SACRAMENTO (AP) — California water regulators heard proposals for a statewide drought fee and hefty fines for water-guzzling homeowners as part of a Wednesday workshop discussing how to implement Gov. Jerry Brown’s order for water pricing to maximize conservation.
Officials at the State Water Resources Control Board said they weren’t looking at a total overhaul of water bills across the parched state dealing with its four-year dry spell.
“The state is not rushing out here to supplant local authority and local control,” said Max Gomberg, a senior scientist at the board.
Joe Grindstaff, general manager of the Chino-based Inland Empire Utilities Agency, suggested the California could set a state standard for reasonable residential water use and impose fines on local agencies whose customers use too much.
“The truth is you can have a really nice lawn and really nice life living within those standards,” Grindstaff told the board.
Members of the state water board appeared cool to the idea, with one quipping Grindstaff would need police protection because so many people would hate the idea.
The board didn’t take any actions Wednesday and didn’t indicate any future plans for increasing the price of water.
A law accompanying the California budget allows agencies to slap the worst water wasters with fines up to $10,000. Another bill, SB789, that would have allowed water departments to impose a 300 percent tax on the heaviest water users’ bills has stalled because it lacked support.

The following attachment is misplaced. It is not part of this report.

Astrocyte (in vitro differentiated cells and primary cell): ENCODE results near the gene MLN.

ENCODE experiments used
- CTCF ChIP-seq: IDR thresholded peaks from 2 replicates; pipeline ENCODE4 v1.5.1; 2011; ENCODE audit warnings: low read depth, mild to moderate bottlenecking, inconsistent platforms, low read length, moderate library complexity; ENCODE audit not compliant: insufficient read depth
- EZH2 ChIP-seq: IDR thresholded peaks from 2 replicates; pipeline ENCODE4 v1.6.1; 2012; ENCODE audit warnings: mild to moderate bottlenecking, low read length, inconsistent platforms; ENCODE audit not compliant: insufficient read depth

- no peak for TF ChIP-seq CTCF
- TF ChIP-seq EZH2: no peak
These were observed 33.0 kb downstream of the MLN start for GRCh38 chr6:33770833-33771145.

Conservation experts agree the price of water is among the best ways to encourage savings, but the legality of such tactics have come under scrutiny after a court struck down punitive rates in the Orange County city of San Juan Capistrano.
The 4th District Court of Appeal said charging heavy users incrementally more per gallon without showing it cost more to provide violated a 1996 voter-approved law that prohibits government agencies from overcharging for services.
Lester Snow, who leads the California Water Foundation, says that law, Proposition 218, should be reformed because it’s deterring water-saving efforts.
“We are pushing people to conserve, and we have systematically withheld some of the tools they need,” he said.
Two-thirds of water districts use some form of tiered water pricing to encourage conservation. Many say their rates are legal because higher water use requires them to tap more expensive supplies.
While the governor’s order calls for the board to help develop water rates and penalties to maximize conservation, the workshop discussion also veered into a statewide water fee that would help pay for infrastructure projects during the drought.